In this white paper, the term "application" refers to a process or set of collective processes operating at the TCP/UDP level or above in the protocol stack. For example, each instance of "telnet" or "ftp" session running on an end station is a distinct application.
3. Characteristics of ATM Service
ATM has several characteristics which differentiates it from current link level technologies. First of all, ATM has the capability of providing many virtual channels to transmit information over a single wire (or fiber). This is very similar to X.25, where many logical channels can be established over a single physical media. But unlike X.25, ATM allows for each of these channels or circuits to have a customizable set of performance and quality of service characteristics. Link level technologies like Ethernet provide a single channel with a single performance and quality of service characteristic. In a sense, a single ATM link level media appears like an array of of link level technologies each with customizable characteristics.
ATM virtual circuits can be established dynamically utilizing its signaling protocol. ATM signaling is a source initiated negotiation process for connection establishment. This protocol informs elements in the network of the characteristics for the desired connection. ATM signaling does not provide any guidelines for how network elements decide whether it can accept a call or where a signaling request should be forwarded if the end destination (from the link level perspective) has not been reached. In short, ATM signaling does not support any routing functionality of network admission control.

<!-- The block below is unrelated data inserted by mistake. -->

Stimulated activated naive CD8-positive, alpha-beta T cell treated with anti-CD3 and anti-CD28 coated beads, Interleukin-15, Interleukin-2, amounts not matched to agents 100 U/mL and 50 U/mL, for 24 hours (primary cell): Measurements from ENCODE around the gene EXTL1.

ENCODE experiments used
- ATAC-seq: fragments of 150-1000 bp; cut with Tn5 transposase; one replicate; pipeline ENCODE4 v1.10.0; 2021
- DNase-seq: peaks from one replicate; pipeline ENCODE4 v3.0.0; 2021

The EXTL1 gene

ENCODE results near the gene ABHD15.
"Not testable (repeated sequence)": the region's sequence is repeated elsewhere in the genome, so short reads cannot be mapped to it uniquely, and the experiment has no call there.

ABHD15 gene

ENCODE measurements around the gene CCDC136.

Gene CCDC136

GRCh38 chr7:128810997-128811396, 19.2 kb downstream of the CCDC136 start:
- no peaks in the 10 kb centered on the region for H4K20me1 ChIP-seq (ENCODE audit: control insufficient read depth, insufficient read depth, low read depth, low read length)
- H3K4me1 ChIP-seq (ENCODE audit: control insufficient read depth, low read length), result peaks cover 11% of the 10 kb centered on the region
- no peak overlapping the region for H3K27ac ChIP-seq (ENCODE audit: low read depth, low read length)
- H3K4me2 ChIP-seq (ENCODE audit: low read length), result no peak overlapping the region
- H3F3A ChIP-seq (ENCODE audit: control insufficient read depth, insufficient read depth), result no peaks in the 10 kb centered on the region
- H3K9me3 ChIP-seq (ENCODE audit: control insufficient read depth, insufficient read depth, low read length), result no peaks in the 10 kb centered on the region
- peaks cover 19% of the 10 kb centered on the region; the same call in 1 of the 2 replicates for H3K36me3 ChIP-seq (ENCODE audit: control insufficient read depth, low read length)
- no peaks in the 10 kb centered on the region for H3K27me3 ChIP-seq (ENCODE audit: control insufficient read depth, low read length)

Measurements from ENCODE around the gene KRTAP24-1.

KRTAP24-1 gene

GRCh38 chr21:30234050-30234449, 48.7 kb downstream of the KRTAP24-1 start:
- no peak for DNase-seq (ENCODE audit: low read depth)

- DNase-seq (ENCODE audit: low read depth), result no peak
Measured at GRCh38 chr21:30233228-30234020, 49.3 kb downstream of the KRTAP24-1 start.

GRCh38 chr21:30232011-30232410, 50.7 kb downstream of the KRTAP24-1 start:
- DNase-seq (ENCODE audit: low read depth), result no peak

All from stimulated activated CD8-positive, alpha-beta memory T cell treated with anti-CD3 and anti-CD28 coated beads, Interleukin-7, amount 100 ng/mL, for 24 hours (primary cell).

ATM signaling establishes a "hard state" in the network for a call. "Hard state" implies that the state of a connection in intermediate switching equipment can be set and once established it will be maintained until a message is received by one of the ends of the call requesting a change in state for the connection . As a result, an ATM end system (this could be a workstation with an ATM adapter or a router with an ATM interface) receives guaranteed service from the ATM network. The ATM network is responsible for maintaining the connection state. The price the ATM termination points pay for this guarantee is the responsibility of changing the state of the connection, specifically informing the ATM network to establish, alter, or tear-down the connection.